Travel During Pregnancy: 5 Important Rules For Pregnant Travellers To Remember

Travelling when pregnant can be an interesting learning curve, especially when it’s your first baby. If you’re asking, “Is it safe to travel during pregnancy?” the answer is yes, as long as you take a few precautions and plan for it.

Travel for pregnant ladies can be easy enough and shouldn’t impact your holiday too much, but there are also a few important rules to keep in mind if you travel during pregnancy.

  1. Pre-plan for pregnancy travel

Pre-planning any holiday is a sensible thing to do, but pre-planning for pregnancy travel is absolutely necessary.

Depending on your travel destination, you’ll need to look into vaccinations. Most which use live vaccines or bacteria is not recommended in pregnancy (for obvious reasons), but always make sure to check with your GP prior to booking.

It’s also worth checking for any recent disease outbreaks at your chosen destination before entering those credit card details on the booking site, just in case, and you’ll also need to consider travel and medical insurance options.

  1. Choose a suitable destination

When deciding on a destination, you’ll want to consider things such as, how much will you be moving around and what the day-to-day itinerary entails.

Is it a beach holiday, where you can be glued to the sun lounger from dawn until dusk, or is it a city break, where there’ll be lots of sightseeing and things to do?

Fresh air and gentle exercise are great for wellness in both mind and body during pregnancy, but you don’t want to overdo it, after all.

Most people on a babymoon enjoy a full-on relaxation mode destination. Taking time to just relax for a week or so in the sunshine with a mocktail in hand can be just what you need for some serious R&R prior to the birth.

On the other hand, if city sights are more your thing, that can be just as relaxing for some.

  1. Select the right trimester

Can pregnant women fly? Well, when it comes to trimesters, the third is the only one where it’s not always recommended to fly, mainly after 37 weeks.

If you’re considering air travel during pregnancy, you should know that many airlines will ask for a letter from a medical professional after 28 weeks, confirming you’re not at any risk before flying.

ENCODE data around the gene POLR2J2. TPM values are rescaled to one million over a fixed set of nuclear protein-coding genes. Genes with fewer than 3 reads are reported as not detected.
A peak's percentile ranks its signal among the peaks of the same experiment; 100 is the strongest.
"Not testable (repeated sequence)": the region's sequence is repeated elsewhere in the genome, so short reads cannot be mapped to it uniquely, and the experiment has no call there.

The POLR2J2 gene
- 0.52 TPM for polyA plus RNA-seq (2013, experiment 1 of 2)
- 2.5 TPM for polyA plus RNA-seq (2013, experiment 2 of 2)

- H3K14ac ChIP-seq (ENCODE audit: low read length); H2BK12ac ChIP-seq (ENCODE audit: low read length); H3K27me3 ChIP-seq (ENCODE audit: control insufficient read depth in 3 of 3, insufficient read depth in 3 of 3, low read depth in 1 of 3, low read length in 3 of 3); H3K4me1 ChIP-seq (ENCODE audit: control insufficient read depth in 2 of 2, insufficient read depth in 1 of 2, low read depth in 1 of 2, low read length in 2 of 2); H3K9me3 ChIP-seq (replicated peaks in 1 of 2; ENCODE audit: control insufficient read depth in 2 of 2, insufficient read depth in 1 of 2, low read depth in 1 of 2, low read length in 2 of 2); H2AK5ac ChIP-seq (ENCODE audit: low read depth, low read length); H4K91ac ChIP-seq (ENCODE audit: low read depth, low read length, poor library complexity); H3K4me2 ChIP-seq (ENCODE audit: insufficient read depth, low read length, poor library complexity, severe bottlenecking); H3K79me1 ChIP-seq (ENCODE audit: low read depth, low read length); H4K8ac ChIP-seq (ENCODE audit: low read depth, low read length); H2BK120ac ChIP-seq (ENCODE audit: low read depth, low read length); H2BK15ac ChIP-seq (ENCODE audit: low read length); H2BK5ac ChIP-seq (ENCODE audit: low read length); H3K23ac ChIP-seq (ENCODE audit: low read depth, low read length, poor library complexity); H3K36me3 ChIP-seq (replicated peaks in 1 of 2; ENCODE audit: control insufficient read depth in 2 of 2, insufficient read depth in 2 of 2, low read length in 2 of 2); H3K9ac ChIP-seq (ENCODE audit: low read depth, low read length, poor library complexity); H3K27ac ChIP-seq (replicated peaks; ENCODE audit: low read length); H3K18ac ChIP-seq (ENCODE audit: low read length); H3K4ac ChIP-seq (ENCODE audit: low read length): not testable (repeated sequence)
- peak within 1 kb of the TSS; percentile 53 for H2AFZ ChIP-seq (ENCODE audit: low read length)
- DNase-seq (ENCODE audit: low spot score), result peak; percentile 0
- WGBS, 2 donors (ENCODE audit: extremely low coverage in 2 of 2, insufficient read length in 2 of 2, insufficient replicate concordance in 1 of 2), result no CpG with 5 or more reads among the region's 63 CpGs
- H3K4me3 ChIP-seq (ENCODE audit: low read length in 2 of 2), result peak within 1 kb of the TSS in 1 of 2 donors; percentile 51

Any time before then is usually considered perfectly safe for flying when pregnant. The only thing you need to focus on is your comfort throughout travelling and the flight itself.

It’s worth pointing out the further on in your pregnancy, the more tired you’re likely to feel; another factor in deciding which trimester to travel within.

If you’re reclining on a Caribbean beach, it’s probably not a problem, but if you’re going to be up and about it might have an impact on your activities.

  1. Food and drink

One of the best things about travelling is being able to sample all the delicious local food and drink, and this shouldn’t have to change during pregnancy. You just need to remember to be cautious when it comes to particular foods.

Firstly, avoid tap water, and opt for bottled water instead. It’s worth avoiding ice, too, depending on the country. Or you can buy and add your own ice if you know it has come from a bottle.

Raw foods are a no-no and don’t risk any foods which could be served undercooked, seafood and sushi for example.

Staying hydrated in the heat is vital during any stage of your pregnancy, so make sure you drink plenty of water throughout the day.

It’ll also help you from feeling too tired in the heat. And, above all, remember to keep eating fresh, healthy food, and enjoy yourself above everything else!

  1. Stay active

Holidays are for relaxing and taking time out from hectic everyday life, but that’s not to say you can’t stay active with some gentle exercise at the same time. And when abroad, there are so many options for keeping in shape.

Obviously the most popular will be swimming (bonus if you have a beautiful beach at your hotel doorstep).

Alternatively, you can choose from jogging, cycling, prenatal yoga, or simply just wandering around exploring your destination.

Remember it’s also fine to feel tired during the day, especially if you’ve been partaking in some light exercise.

Your partner will completely understand if you need to take time out and just rest for an hour or so before dinner.